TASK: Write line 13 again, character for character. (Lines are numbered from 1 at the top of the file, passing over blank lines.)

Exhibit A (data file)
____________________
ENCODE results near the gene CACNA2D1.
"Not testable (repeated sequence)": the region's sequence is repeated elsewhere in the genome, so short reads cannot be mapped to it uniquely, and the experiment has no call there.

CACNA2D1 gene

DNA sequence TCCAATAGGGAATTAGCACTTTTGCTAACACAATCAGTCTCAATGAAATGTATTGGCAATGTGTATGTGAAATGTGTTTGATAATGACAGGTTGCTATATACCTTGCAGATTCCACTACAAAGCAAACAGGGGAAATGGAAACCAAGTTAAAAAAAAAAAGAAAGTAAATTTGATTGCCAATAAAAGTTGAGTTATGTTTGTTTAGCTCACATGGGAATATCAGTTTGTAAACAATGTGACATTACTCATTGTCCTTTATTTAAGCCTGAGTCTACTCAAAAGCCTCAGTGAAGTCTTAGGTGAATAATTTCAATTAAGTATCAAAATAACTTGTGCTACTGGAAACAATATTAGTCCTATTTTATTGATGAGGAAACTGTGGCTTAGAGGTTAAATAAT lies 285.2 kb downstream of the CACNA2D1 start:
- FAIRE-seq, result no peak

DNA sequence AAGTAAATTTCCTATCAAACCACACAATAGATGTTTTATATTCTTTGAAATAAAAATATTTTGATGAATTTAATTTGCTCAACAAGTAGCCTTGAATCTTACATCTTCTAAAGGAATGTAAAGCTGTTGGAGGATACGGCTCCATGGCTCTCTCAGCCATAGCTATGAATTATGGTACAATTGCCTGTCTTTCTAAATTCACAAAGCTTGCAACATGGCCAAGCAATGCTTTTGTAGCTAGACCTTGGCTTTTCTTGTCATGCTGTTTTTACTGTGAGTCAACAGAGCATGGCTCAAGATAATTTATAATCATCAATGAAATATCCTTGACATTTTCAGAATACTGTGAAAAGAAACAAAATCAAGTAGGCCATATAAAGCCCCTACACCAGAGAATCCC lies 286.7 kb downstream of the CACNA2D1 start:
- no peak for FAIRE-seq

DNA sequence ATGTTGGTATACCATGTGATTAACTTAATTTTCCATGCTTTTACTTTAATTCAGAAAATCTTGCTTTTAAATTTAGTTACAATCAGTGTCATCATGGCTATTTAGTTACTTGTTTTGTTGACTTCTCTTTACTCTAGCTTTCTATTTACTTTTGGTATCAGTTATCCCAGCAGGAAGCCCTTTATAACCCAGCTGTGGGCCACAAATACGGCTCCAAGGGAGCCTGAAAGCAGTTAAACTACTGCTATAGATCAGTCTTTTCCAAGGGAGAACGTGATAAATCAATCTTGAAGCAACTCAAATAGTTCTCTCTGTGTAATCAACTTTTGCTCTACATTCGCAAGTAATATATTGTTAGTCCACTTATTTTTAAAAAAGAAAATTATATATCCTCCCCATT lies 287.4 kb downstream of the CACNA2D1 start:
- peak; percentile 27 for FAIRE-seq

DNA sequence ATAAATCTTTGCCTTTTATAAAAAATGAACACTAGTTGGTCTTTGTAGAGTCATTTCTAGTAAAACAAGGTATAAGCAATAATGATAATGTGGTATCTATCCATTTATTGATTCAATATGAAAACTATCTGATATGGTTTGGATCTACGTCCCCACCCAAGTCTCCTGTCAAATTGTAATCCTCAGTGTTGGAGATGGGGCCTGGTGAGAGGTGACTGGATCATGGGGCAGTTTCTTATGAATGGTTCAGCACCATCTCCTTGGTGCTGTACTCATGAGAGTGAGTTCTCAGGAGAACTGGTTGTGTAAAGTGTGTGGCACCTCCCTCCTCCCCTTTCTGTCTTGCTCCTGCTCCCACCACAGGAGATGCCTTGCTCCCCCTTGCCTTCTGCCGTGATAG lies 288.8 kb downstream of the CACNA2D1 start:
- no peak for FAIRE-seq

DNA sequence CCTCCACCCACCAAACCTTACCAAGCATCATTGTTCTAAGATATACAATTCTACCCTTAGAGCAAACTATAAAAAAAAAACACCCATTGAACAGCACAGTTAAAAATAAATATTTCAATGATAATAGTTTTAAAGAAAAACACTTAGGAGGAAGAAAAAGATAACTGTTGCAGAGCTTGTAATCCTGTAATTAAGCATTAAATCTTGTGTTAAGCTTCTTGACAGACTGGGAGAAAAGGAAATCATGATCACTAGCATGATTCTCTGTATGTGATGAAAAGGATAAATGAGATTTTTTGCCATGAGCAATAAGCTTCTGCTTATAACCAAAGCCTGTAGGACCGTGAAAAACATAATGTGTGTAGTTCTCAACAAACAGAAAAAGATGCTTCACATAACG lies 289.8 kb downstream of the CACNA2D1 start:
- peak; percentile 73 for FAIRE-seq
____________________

- peak; percentile 73 for FAIRE-seq